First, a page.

The foreign exchange crisis is said to be driving up the prices of solar equipment as households and businesses look for alternative power sources on the back of soaring diesel prices.
With mounting forex challenges and rising inflation, BusinessDay findings show some solar companies are capitalising on recent developments to increase the prices of solar systems, consequently passing on the impact of the mounting pressure of the naira to consumers.
“We have been forced to adjust to the market to remain in business. Our suppliers/partners have all marked up the cost of their solar panels,” Ubah Benson, CEO of Solatrify, said.
Another business owner dealing in solar, Uvie Ugono, CEO of Solynta, highlighted the company’s approach to mitigating the effects of the tariffs.
“The overall impact on our business has been limited because panels are only one part of our overall cost of sales. We’ve been able to find savings in other parts of our supply chain to compensate for the increased prices,” Ugono said.
A market survey by BusinessDay showed a solar panel with a power wall inverter and a controller now cost N725,000, up from N700,000 in early July.
Further findings showed Rubitec Nigeria has also increased the price of 200W 24V monocrystalline solar panels, used mainly by households, from N40,000 to N52,000.
“With the depreciation of the naira against the dollar, it is unfortunate that prices of solar components will have to go up. Local manufacturing capacity is almost non-existent as we rely majorly on imports,” Collins Obi, an energy specialist with a Lagos-based multinational, said.
He said energy access across the country is at an unbearable point and “it will be suicidal for foreign exchange issues to continue to threaten the viability and affordability of energy access projects.”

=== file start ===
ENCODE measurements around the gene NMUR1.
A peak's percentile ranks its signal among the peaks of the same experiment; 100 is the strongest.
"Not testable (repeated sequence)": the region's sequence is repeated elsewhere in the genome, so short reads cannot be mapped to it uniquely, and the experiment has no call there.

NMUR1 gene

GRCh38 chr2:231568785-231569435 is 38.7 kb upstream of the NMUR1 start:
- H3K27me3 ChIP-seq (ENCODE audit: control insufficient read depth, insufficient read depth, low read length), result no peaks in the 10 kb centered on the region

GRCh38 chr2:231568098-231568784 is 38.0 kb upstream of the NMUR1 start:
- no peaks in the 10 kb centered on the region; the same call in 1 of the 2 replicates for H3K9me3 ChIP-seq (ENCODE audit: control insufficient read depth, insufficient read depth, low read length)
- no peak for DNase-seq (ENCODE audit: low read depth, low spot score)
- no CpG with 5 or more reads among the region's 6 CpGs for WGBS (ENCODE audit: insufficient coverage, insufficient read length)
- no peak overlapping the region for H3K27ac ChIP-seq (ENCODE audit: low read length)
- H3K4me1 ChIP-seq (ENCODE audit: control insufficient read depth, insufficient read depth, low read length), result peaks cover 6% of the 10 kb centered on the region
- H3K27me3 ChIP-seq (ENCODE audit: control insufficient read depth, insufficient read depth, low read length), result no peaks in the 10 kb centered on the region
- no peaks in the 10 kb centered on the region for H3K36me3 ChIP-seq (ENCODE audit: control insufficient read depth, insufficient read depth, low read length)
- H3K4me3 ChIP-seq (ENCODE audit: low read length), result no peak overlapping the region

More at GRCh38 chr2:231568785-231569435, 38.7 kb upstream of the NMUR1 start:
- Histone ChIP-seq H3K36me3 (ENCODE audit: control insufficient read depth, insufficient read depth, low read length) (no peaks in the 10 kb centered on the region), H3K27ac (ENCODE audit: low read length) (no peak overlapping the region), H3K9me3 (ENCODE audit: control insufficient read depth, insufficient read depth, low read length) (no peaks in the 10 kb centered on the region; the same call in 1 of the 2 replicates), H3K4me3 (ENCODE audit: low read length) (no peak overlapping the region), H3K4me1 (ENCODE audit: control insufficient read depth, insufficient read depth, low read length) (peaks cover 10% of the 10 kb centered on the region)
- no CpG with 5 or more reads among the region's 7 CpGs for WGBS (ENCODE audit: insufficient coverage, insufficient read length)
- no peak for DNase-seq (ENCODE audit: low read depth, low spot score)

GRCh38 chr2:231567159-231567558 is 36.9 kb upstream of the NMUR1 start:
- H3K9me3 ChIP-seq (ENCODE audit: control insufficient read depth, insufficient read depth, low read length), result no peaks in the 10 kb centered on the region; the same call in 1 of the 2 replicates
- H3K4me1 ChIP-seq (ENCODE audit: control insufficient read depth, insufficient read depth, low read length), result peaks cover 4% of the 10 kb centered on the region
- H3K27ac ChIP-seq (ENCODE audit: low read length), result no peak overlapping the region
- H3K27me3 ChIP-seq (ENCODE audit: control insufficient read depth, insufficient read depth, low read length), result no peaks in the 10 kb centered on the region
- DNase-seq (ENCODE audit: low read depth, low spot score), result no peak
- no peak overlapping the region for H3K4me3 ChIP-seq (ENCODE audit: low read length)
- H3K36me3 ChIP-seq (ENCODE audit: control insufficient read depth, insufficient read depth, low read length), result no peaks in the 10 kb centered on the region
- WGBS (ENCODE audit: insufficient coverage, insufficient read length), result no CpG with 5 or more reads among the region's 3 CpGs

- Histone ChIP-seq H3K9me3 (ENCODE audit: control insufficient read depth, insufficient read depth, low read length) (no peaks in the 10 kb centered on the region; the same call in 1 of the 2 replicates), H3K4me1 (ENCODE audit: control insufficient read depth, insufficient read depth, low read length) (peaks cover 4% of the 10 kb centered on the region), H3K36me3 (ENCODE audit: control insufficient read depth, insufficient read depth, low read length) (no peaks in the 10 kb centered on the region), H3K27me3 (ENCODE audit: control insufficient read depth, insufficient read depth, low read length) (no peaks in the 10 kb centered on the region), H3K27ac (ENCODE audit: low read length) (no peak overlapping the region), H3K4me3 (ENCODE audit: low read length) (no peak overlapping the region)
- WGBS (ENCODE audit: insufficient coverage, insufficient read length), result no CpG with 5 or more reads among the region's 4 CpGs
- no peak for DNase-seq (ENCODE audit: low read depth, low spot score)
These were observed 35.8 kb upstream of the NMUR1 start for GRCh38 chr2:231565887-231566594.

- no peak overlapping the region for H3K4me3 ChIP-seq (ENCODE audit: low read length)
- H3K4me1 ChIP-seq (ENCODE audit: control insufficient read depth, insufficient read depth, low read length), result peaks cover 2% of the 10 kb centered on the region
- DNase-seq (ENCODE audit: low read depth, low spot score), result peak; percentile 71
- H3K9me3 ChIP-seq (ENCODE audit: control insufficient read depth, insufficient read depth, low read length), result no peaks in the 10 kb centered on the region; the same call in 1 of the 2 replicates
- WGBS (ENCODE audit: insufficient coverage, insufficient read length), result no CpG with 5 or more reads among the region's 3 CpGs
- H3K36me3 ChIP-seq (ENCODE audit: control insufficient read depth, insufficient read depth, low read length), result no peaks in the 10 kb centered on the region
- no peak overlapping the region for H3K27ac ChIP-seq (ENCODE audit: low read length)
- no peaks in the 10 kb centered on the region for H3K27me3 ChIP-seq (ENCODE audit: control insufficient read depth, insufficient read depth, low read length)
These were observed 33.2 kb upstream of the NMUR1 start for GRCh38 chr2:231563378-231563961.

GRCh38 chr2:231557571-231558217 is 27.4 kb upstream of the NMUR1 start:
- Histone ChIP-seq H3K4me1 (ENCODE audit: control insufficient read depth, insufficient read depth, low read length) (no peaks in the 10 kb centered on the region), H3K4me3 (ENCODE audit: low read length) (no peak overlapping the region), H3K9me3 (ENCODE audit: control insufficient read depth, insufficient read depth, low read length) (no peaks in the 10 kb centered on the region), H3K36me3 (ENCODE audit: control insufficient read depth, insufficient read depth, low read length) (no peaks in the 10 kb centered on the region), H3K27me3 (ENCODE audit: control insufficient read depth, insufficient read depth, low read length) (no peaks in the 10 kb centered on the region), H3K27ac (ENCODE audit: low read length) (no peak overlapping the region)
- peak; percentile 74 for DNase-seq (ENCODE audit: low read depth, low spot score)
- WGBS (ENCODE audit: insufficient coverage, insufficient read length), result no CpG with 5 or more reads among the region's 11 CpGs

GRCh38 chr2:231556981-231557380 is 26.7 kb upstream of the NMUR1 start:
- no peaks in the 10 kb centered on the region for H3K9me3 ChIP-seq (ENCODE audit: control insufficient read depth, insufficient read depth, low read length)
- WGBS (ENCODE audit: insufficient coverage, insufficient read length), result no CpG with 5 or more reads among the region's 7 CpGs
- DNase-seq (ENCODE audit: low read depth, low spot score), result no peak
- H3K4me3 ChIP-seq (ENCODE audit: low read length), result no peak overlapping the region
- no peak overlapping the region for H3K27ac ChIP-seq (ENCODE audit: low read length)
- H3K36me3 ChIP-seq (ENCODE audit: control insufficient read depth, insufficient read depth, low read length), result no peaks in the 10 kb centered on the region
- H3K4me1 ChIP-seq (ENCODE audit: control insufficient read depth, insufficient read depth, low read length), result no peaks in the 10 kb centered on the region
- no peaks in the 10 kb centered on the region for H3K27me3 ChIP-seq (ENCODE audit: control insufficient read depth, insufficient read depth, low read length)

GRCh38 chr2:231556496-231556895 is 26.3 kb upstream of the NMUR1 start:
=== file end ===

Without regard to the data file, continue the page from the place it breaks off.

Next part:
The Naira, which depreciated to as low as N710/$1 last week, has pared some of its losses this week.
“With continuous naira devaluation, developers and mini-grid operators may not be able to service debt obligations and deliver projected returns to investors,” Obi added.
Daramfon Bassey, manager at Clean Tech Hub, said the cost of importing solar components has increased with constant market volatility and increase in the exchange rate.
“The cost of importing solar components has increased because private solar companies have to transfer the costs to end-users, making it unaffordable,” Bassey said.
Nigeria, Africa’s largest economy with a population of more than 200 million people, has installed electricity capacity of 12,500 megawatts (MW) but the national grid only provides 4,000MW at peak, leaving businesses and citizens heavily reliant on diesel- and petrol-powered generators.
The price of diesel, not subsidised like petrol, has nearly tripled to N800 a litre. Most of that increase came in the wake of Russia’s invasion of Ukraine.
The Energy Commission of Nigeria says the country spends $22 billion annually to fuel generators.
Solar power adoption is estimated at below 2 percent and some businesses perceive it as unsuitable for large-scale use, industry executives said.
A study earlier this year by Boston Consulting Group and All-On, a Shell-funded firm, said Nigeria’s installed photovoltaic solar panel per capita amounted to 1 watt, compared to an average 8 watts in similar emerging markets like South Africa.
“The current FX challenge is a big concern for the acceptability of renewable energy; More than 90 percent of solar components are imported,” said Anthony Akpasoh, energy expert and founder/COO of Tonipash Energy.